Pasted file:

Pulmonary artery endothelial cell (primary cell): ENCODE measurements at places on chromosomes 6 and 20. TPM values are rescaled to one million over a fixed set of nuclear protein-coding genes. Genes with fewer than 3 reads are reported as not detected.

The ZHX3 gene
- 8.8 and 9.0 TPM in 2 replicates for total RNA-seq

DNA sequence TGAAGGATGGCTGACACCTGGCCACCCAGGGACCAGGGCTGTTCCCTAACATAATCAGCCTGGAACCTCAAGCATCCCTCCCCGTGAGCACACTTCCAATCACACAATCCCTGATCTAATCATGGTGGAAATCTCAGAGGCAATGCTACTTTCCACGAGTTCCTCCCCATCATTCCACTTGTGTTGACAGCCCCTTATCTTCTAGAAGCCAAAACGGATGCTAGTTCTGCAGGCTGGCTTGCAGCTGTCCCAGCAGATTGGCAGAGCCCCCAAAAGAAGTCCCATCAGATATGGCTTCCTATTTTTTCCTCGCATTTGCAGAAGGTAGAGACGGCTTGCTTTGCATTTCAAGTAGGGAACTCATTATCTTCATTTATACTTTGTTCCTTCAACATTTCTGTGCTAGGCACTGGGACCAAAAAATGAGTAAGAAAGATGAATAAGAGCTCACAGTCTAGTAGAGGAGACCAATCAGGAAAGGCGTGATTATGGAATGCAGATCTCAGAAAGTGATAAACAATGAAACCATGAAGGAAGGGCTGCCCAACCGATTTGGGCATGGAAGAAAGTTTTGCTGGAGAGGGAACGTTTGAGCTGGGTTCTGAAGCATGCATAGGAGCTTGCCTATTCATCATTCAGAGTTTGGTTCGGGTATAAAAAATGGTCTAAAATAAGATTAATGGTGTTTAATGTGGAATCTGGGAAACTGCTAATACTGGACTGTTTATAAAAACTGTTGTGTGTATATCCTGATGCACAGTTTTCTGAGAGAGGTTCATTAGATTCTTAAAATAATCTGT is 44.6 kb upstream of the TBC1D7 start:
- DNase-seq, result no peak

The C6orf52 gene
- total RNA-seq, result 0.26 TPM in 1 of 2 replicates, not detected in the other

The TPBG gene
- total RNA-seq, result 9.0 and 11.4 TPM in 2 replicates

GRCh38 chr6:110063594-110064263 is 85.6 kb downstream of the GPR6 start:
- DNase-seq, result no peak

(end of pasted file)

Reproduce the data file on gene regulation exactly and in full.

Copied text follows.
Pulmonary artery endothelial cell (primary cell): ENCODE measurements at places on chromosomes 6 and 20. TPM values are rescaled to one million over a fixed set of nuclear protein-coding genes. Genes with fewer than 3 reads are reported as not detected.

The ZHX3 gene
- 8.8 and 9.0 TPM in 2 replicates for total RNA-seq

DNA sequence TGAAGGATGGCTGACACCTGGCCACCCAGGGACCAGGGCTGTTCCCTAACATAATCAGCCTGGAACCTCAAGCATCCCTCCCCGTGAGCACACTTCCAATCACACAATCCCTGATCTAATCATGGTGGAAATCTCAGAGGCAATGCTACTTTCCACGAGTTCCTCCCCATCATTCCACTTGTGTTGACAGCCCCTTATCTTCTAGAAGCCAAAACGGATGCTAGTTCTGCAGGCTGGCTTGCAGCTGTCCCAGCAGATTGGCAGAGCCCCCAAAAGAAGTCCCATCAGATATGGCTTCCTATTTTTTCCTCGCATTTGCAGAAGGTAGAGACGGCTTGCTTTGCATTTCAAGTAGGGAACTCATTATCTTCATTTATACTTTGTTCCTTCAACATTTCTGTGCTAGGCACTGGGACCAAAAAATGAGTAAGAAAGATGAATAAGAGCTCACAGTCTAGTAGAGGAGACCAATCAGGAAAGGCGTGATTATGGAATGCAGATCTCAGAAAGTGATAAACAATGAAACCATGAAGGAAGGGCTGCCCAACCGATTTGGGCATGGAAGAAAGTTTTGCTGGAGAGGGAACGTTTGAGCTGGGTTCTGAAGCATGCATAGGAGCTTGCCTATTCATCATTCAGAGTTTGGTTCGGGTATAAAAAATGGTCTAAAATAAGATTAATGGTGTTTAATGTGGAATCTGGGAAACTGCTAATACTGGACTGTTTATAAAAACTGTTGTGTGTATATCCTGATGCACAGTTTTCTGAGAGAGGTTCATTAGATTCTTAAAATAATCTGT is 44.6 kb upstream of the TBC1D7 start:
- DNase-seq, result no peak

The C6orf52 gene
- total RNA-seq, result 0.26 TPM in 1 of 2 replicates, not detected in the other

The TPBG gene
- total RNA-seq, result 9.0 and 11.4 TPM in 2 replicates

GRCh38 chr6:110063594-110064263 is 85.6 kb downstream of the GPR6 start:
- DNase-seq, result no peak